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TALLAHASSEE, FL. (WTXL) - In 2014, the measure to legalize Marijuana in Florida fell just short of the 60% needed by voters to pass it at the ballot box. It's a topic that's gaining momentum and has lawmakers paying close attention to other states who’ve already passed some form of legalization. So far 23 states, including the District of Columbia, have enacted laws to legalize the drug.
In this week's edition of the INSIDERS the debate continues back and forth with many saying it's not just about getting high. “It helped me immensely. The pressure and pain went from needles in my head to just a slight pressure and that was amazing," says Emalee Hyde.
Hyde, a legalization advocate, also known as Miss April 20th, tried marijuana for the first time when she was 13-years-old. She said she was suffering from migraines and inflammation of her blood vessels that went undiagnosed for 9 years.
Hyde says, "The source of my migraines was found out my junior year at FSU. I went to a holistic doctor and he did an allergy test on me."
Turns out she was suffering from an allergy derived from cows milk. However, once treated she noticed her migraines were starting to return. She says she was also diagnosed with temporomandibular disorder, also known as TMD. Because of this disorder, Hyde says she suffers from arthritis in her jaw. She claims with marijuana consumption her symptoms are often suppressed.
"A Florida doctor recommended, I need to make sure I have enough Cannabis oil and Cannabis type products. There are all sorts of things you can try in Colorado, so he recommends that I keep that in my life to keep the pain and pressure down," Hyde said.
And that's when she started making trips to Colorado.
With marijuana legal in that state, many are flocking there for the health benefits of the the drug. Having marijuana so readily available is helping Colorado both medically and economically. The recreational sales tax alone netted $53 million dollars in its first year.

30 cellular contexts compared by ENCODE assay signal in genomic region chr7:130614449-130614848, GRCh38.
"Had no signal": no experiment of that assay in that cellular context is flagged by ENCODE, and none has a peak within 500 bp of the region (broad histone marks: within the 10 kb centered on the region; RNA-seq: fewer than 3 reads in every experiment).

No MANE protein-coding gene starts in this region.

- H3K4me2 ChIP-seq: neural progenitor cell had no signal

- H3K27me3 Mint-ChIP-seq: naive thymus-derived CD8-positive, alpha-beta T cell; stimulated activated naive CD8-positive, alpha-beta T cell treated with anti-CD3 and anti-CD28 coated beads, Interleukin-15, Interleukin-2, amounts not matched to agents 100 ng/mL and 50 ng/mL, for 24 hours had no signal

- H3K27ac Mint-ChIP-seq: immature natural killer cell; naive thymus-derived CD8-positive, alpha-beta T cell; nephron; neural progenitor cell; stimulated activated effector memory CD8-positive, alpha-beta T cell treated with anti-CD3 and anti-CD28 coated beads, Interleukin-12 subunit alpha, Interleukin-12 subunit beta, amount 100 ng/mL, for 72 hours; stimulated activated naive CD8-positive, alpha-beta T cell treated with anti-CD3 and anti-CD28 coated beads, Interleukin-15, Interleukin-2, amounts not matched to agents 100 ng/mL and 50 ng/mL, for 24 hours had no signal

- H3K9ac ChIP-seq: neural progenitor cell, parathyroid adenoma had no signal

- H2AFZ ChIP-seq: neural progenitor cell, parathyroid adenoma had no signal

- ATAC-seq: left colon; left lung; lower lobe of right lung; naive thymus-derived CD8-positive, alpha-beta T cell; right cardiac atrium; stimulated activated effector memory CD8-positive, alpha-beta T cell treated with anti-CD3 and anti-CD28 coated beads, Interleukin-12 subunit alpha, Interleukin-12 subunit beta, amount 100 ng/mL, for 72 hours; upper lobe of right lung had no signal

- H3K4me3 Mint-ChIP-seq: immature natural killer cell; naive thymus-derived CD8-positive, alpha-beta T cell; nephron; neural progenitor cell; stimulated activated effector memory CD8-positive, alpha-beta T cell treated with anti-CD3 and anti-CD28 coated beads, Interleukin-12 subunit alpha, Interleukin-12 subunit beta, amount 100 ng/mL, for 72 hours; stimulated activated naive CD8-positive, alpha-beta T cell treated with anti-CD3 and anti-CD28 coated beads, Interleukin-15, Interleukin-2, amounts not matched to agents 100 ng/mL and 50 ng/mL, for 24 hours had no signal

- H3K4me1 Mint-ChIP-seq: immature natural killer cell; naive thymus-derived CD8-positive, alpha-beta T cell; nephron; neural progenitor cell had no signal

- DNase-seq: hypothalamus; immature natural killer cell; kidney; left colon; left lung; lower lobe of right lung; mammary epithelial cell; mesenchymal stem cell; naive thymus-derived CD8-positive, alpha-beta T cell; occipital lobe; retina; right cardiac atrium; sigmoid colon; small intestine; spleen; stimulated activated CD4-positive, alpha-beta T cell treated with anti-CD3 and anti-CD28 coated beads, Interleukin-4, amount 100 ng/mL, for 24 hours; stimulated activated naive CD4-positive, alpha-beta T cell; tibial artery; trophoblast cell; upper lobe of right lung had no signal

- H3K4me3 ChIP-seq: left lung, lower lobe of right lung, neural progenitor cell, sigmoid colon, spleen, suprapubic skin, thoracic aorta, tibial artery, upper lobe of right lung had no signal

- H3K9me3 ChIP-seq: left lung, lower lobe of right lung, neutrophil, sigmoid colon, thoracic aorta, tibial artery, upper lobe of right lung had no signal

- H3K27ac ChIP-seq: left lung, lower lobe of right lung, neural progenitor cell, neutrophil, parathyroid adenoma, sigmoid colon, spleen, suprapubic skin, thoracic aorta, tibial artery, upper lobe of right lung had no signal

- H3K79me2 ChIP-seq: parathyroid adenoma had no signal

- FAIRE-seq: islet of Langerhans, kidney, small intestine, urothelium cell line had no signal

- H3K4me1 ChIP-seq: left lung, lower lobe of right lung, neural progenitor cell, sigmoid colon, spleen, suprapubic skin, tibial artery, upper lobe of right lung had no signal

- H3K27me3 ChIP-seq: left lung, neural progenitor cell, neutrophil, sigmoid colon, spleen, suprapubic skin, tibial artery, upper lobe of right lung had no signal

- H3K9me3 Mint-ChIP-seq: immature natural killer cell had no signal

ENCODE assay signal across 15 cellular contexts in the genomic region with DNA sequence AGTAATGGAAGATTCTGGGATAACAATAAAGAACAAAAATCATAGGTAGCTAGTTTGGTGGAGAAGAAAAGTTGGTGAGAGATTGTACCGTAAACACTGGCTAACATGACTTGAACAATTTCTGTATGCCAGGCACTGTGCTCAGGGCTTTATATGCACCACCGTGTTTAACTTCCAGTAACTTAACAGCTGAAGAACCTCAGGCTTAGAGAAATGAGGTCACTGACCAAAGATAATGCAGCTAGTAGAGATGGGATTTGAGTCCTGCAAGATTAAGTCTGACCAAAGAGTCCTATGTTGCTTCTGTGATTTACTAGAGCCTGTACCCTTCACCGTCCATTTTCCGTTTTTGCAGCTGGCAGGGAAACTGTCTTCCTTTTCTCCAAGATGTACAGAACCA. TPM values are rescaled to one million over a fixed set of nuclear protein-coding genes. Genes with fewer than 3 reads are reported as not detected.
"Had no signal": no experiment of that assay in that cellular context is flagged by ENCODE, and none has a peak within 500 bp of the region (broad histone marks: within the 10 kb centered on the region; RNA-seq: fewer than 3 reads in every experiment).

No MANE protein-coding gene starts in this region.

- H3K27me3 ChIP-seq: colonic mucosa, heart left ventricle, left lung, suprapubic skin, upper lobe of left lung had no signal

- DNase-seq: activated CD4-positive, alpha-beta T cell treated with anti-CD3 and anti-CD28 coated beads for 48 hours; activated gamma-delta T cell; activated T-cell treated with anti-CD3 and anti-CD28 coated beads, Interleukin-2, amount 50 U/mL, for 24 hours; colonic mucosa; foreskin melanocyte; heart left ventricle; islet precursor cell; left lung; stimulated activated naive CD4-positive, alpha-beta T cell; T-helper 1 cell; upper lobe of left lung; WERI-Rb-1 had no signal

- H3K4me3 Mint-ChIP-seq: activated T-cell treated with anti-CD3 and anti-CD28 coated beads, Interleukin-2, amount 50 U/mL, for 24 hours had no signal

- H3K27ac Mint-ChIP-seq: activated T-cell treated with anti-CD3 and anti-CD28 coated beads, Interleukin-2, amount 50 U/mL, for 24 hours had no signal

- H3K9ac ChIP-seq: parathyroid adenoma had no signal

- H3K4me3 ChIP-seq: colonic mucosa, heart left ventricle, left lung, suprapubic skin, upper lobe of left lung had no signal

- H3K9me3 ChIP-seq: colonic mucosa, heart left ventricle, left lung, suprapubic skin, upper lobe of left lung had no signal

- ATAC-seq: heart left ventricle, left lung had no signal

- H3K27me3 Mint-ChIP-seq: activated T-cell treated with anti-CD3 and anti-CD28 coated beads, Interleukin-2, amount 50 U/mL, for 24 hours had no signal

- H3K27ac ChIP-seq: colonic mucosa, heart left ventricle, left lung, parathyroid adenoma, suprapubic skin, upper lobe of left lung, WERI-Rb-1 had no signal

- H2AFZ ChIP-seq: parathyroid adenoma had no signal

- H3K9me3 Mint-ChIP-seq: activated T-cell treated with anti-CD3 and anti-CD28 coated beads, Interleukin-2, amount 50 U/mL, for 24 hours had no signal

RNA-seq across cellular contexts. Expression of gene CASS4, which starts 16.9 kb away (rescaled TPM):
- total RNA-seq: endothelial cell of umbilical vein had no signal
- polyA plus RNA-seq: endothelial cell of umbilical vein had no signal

However, many feel Florida just isn't ready for full legalization.
Rep. Michelle Rewinkle-Vasilinda says, "I think many of my colleagues feel like their constituents might not be supportive that if they go to far to fast that they may lose some support."
Decisions on whether to fully legalize the plant or to only use it for medical purposes are all topics being discussed by Florida lawmakers. Florida Governor Rick Scott has already signed a bill into law allowing limited use of "Charlotte's Web", a specialized strain of the drug used for treating seizures.
Other pushes towards the drug include decriminalizing it all together. According to Rep. Rewinkle-Vasilinda, "It's out there, it's been utilized and I think we need to make sure that people are able to access it and they're not going to jail or prison because of it."
In 2014, Florida voters failed to pass Amendment 2 by 2%. Opponents of the bill raised millions of dollars to defeat it. Proponents are back at the drawing board to not only drum up support but to find legislation that both parties can agree on.
According to Tallahassee Attorney Reggie Garcia, "The arguments against the constitutional Amendment was that there was a little bit of a catch all that gave doctors to much power and too much discretion, and I think if you look at Senator Brandes Bill 528, 19 very tight definitions, 8 specific diseases and 5 specific chronic symptoms so much less room for abuse."
As the Marijuana discussion takes shape across Florida there are those on both sides of the isle that feel it won't be decided until the elections of 2016. As those in favor of legalization regroup and gather support, those in power are realizing the health benefits Marijuana has to offer.
Garcia says, "The main thing though is we're trying to get help to people who have one of these chronic illnesses and we need to look no further than the Charlotte's Web law that was passed last year. So the issues are a little different, but they are related in that this is very health driven and very patient driven and that we need to trust our physicians in a new law that might happen or a Constitutional Amendment which may happen in 2016."
With 23 states and the District of Columbia already embracing the marijuana movement, those in Florida feel it's not "if " the Sunshine state will follow suit but "when".
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